The SDA method is based on the 2°C scenario, a highly detailed scenario outlined in the International Energy Agency’s 2014 report. The report’s budgets are consistent with the representative concentration pathway 2.6 (RCP2.6) scenario detailed in the IPCC’s Fifth Assessment Report. This offers the highest likelihood (approximately 66%) of remaining within global target temperatures of lower than 2°C by 2100.
The International Energy Agency’s 2°C scenario provides an overall carbon budget estimate of 1,055 GtCO2 up to the year 2050. The SDA sets itself apart from other methods with its subsector-level approach and international least-cost mitigation perspective. The results of the sectoral decarbonization approach are founded on cost data and mitigation strategies from the IEA TIMES model 2°C scenario.
The SDA meets stakeholders’ needs for an in-depth, credible framework for analyzing corporate climate change performances. The approach is renowned among investors as an expert translation of scenarios laid out by the IEA. It turns these different scenarios into functional performance benchmarks for businesses and industries. The analysis shapes investment decisions across a vast range of high-emission sectors.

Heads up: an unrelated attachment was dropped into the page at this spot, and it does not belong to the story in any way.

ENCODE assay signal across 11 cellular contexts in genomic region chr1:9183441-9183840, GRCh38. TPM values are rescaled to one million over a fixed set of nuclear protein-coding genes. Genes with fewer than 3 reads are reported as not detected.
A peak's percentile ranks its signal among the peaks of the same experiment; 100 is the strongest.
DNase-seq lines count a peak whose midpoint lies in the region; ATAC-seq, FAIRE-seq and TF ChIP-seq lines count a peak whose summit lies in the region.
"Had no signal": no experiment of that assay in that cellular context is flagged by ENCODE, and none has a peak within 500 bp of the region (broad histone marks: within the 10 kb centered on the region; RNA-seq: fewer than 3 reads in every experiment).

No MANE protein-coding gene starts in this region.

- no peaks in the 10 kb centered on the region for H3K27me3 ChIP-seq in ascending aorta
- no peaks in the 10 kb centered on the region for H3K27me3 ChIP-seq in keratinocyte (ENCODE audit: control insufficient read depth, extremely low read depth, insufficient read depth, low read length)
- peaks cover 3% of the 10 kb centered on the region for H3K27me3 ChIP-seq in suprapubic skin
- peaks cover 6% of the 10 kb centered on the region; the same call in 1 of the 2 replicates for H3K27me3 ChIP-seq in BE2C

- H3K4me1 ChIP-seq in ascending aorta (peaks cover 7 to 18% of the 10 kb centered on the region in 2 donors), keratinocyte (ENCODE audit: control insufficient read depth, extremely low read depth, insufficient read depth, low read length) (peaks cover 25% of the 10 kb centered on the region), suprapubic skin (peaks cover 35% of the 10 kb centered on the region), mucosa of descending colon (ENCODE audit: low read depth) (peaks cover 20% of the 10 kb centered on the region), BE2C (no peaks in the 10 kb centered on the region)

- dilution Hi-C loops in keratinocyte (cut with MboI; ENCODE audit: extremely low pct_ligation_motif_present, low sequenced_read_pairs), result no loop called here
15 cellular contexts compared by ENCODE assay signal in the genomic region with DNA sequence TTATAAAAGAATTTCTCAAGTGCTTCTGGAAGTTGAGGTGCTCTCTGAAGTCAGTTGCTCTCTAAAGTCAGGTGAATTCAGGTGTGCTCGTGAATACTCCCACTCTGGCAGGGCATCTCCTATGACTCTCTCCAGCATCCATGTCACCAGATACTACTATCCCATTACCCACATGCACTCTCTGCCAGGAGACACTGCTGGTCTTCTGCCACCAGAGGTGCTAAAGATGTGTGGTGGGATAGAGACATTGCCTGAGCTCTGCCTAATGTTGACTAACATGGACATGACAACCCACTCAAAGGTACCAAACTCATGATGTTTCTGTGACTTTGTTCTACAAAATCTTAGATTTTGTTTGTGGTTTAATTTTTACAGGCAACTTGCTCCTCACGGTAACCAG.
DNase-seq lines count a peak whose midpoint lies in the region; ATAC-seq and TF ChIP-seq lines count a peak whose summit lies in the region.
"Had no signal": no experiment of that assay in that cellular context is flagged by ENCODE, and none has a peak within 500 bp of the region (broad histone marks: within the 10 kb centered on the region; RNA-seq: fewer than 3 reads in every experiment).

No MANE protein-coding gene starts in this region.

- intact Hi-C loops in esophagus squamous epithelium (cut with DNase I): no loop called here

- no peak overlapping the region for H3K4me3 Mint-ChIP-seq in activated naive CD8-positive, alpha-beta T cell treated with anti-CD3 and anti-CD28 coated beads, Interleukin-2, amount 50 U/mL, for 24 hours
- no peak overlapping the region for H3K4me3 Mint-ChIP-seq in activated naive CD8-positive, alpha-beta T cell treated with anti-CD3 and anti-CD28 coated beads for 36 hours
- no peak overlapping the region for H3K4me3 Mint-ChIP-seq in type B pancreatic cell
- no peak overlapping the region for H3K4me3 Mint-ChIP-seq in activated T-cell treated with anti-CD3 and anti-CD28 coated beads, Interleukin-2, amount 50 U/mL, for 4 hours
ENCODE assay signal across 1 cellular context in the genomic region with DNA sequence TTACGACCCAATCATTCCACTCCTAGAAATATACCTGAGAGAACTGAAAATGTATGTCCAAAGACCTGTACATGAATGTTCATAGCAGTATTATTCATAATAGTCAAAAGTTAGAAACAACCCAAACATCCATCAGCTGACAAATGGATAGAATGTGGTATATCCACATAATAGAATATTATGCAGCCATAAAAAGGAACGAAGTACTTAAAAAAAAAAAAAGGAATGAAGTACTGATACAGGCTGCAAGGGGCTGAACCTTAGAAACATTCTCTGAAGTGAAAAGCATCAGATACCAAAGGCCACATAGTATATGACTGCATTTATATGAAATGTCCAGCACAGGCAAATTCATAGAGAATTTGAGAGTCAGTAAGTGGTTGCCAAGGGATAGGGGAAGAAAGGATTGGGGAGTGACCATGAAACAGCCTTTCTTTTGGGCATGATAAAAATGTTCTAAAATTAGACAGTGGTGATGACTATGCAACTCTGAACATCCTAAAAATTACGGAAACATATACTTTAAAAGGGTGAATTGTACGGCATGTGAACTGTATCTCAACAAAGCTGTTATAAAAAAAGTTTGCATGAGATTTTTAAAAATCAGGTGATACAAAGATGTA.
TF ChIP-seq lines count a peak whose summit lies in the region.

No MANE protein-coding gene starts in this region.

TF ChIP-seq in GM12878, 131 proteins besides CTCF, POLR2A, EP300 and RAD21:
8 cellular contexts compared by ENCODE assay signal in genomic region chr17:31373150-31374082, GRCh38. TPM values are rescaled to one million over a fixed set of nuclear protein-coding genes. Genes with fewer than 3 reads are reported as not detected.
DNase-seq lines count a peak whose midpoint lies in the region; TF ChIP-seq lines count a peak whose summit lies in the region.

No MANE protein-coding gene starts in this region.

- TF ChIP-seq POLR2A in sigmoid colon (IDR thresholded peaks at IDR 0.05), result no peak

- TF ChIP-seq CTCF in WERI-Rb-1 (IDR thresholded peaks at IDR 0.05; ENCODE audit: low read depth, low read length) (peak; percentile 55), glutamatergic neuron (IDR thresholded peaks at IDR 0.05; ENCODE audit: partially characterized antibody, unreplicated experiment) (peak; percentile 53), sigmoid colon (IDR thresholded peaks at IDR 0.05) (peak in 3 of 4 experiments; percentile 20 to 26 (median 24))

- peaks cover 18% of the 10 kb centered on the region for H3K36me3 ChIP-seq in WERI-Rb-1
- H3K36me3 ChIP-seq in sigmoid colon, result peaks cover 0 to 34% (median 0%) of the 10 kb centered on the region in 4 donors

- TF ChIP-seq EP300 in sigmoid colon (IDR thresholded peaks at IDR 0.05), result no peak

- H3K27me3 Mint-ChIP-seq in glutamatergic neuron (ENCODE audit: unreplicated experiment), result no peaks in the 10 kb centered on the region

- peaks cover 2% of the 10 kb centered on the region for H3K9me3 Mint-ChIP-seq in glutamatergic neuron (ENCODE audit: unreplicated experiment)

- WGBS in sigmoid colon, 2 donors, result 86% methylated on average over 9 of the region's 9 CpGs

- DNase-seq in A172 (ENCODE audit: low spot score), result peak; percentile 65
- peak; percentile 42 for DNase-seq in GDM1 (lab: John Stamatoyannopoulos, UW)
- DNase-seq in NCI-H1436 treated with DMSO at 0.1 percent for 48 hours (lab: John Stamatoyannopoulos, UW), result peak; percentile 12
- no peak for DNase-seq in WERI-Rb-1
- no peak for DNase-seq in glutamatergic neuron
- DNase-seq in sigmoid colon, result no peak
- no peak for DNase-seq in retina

The Transition Pathway Initiative (TPI) has detailed its primary sectoral decarbonization pathways in its 2022 report, TPI Sectoral Decarbonization Pathways. These pathways illustrate how emissions are measured and quantified by the sectoral decarbonization approach.